I really enjoyed our dinner here and will definitely be back for more of that lobster mac ‘n cheese (and oysters, poke and lamb racks…). It’s not a cheap place but the portions are large so when you share it works out really reasonably. This amount of food was enough for three hungry girls, if that’s of any help.

Black Roe, 4 Mill St, Mayfair, London W1S 2AX

Recipe: gravadlax (cured salmon) with apple and dijon crème

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I served this lovely canapé at the crayfish party in September, but you can make it any time of year; in Sweden we eat gravad lax all year round. We have it at Christmas, for Easter, Midsummer and in between.

I liked the idea of serving a canapé on forks, especially as I knew the guests would mingle around the garden, but I just couldn’t bring myself to use plastic ones (they’re hideous, bad for the environment and usually break), and the wooden ones don’t taste nice. Instead I bought silver plated vintage forks on eBay and Etsy; much better quality and much more me.

I cured the salmon according to this recipe, but the mustard crème and the general recipe idea is courtesy of Pytte and her lovely (Swedish) book Bjud hem!

Cured salmon with apple and dijon crème, approx 30 canapés

400 g cured salmon

2 apples, cut into small cubes

Dijon crème:

100 ml creme fraiche

1 tbsp dijon

2 tsp runny honey

salt and pepper

To decorate:

extra dill, chopped

Mix the ingredients for the crème, season to taste and leave in a cool place until serving. Slice the salmon and put on forks. Place the forks on a serving tray or platter and top with apple cubes, dijon crème and maybe some extra dill. 

Cape Cod: Spanky’s Clam Shack in Hyannis

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The second day in Cape Cod, we managed to catch the boat to Nantucket and explored the pretty island for the day (top tip: book your ferry in advance!). When we arrived back into Hyannis, we headed straight for dinner, eager to eat at a more socially acceptable time than the evening before.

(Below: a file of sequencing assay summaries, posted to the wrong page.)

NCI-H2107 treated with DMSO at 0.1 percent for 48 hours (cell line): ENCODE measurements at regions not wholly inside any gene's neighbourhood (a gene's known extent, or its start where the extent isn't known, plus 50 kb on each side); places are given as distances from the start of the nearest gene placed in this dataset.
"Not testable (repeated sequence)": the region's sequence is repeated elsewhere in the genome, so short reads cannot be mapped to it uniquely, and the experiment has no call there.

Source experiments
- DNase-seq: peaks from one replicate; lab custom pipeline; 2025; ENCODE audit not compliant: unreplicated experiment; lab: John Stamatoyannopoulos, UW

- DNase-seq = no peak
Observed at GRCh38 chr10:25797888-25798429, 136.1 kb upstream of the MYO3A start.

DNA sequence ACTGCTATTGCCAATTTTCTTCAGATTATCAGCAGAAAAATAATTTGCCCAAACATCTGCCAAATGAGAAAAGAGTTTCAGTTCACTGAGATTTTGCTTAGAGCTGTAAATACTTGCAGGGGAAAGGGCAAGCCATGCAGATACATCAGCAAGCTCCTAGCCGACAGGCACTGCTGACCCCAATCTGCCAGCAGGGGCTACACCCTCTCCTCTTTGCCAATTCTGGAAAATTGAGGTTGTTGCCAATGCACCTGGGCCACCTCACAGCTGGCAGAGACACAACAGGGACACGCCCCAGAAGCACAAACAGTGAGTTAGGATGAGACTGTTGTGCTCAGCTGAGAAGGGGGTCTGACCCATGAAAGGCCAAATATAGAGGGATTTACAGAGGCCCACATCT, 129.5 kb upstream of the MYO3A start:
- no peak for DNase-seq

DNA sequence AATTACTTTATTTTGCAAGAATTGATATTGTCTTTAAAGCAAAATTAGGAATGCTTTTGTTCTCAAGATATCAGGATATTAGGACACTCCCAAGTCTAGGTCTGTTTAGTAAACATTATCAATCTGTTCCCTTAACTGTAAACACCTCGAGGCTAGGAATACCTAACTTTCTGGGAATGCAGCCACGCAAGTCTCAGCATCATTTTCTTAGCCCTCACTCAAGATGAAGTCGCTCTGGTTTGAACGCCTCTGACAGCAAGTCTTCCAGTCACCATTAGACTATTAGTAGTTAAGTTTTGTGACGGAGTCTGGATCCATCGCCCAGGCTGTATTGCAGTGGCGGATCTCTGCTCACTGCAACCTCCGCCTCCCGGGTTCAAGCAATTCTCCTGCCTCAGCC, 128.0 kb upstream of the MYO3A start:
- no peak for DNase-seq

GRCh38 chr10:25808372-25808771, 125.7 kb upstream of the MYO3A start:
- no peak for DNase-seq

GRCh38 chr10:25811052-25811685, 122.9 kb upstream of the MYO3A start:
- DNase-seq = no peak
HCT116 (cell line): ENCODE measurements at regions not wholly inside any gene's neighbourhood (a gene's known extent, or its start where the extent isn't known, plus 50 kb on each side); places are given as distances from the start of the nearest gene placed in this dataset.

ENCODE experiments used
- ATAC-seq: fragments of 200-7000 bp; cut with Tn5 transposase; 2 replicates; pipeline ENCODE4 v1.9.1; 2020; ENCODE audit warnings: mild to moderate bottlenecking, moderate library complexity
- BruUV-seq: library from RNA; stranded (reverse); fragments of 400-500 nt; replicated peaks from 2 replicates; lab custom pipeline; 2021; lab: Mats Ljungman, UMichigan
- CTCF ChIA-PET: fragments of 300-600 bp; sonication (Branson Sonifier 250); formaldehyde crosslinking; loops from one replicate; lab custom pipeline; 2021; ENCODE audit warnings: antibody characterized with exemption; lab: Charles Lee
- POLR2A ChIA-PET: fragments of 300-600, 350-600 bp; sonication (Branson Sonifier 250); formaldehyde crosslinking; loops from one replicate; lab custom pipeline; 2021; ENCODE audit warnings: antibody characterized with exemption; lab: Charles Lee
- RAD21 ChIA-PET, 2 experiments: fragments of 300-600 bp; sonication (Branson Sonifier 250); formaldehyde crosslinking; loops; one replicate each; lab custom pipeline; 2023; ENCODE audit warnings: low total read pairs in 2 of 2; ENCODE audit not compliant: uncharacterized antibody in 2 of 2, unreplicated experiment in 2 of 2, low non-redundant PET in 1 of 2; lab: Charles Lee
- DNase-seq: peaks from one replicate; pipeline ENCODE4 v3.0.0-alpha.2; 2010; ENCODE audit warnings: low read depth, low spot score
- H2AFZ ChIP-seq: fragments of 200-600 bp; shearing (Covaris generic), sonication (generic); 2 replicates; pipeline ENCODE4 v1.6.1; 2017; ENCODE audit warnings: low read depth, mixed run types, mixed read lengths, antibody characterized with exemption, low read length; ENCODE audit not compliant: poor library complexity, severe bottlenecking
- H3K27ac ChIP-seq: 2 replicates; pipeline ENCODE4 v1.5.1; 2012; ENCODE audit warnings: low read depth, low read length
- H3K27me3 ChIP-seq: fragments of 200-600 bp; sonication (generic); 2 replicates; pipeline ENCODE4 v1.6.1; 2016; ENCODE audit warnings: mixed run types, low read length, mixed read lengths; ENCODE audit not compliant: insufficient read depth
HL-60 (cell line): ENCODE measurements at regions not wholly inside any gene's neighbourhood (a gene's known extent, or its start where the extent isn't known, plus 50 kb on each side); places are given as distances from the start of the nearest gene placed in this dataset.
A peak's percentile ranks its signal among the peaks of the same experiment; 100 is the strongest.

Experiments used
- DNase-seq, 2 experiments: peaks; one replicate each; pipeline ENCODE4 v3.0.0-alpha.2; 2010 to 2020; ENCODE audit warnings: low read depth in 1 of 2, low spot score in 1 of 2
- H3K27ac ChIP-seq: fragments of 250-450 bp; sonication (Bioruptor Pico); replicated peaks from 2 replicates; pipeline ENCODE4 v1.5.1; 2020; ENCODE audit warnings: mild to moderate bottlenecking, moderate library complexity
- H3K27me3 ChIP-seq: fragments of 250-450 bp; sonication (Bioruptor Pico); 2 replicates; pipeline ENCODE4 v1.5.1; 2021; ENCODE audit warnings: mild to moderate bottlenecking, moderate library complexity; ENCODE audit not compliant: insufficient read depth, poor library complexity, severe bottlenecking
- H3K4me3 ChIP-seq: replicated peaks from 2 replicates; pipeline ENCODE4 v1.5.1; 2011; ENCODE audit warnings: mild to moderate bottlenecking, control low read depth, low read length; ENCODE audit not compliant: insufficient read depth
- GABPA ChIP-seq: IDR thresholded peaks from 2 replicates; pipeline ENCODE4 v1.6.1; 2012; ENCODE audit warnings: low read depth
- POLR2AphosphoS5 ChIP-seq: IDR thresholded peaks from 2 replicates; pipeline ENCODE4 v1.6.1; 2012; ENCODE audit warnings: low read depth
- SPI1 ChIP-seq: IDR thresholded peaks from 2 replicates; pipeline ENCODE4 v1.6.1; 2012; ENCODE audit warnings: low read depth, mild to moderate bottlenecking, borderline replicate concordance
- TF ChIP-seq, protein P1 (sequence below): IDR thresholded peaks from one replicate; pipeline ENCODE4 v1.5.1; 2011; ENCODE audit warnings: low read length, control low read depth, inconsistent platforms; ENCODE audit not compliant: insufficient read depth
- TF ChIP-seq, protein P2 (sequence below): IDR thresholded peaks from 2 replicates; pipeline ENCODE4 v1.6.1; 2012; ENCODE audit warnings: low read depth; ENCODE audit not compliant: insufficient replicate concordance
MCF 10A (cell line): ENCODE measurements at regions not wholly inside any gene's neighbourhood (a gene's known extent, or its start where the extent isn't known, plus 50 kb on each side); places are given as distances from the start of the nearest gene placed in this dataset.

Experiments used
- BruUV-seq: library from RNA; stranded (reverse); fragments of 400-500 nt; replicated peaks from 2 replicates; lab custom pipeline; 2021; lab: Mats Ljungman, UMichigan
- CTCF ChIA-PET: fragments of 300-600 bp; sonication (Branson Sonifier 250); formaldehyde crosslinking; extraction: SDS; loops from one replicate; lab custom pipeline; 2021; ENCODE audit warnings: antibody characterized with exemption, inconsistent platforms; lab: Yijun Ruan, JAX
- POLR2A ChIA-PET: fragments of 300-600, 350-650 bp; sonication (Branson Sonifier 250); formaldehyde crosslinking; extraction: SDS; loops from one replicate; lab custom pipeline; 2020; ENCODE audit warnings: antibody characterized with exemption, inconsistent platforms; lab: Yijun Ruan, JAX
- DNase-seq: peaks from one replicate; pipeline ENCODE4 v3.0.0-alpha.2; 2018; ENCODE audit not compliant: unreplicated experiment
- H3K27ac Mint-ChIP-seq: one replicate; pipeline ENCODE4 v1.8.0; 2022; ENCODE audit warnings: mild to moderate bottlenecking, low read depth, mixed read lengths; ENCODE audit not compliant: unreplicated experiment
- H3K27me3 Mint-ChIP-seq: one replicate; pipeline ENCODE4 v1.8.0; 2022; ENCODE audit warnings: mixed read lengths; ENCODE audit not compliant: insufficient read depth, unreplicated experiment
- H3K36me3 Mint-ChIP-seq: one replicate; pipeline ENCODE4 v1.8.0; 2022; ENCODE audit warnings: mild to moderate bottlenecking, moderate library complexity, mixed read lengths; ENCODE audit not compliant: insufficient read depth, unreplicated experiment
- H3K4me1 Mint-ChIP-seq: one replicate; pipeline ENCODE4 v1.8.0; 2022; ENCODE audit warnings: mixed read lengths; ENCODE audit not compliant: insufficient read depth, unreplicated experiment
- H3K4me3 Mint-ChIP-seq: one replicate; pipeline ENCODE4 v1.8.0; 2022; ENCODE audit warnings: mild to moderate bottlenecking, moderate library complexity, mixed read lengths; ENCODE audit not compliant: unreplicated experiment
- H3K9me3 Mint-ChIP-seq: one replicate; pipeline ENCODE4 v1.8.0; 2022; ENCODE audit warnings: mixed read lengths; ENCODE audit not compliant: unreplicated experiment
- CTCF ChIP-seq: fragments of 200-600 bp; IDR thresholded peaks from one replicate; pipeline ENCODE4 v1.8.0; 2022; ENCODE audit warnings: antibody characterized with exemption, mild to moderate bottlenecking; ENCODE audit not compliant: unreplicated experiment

We went o Spanky’s Clam Shack, which seemed like the place to eat in this little town, and joined the queue at the bar. I’m really not a fan of waiting or queuing in general but when I can sit at a bar and sip a drink (in this case frozen strawberry daiquiri) I really don’t mind.

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When we were shown to the table (after only a ten minute wait) we got snacks straight away, like they could sense our hunger. I really liked the crab dip and crackers, although the presentation could have been improved on. But this is one busy restaurant so I can see why they like plastic bowls and wrapped crackers.

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We got our starters quickly too. Sinead got another mountain of crispy calamari with a tomato chilli dip.

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I tried something completely new for me; a stuffed quahog (no, not a Family Guy reference, it’s the actual name of the clam). It’s a huge clam filled with breadcrumbs, butter and herbs, and I really liked it. But it’s quite compact and therefore really filling.

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While we were munching on our starters we saw lobster after lobster leaving the kitchen.

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We got the main courses while we were still eating our starters (we had already sent them back once so felt bad if we did it again). But considering the size of the starters it would have been nice with a pause in between courses.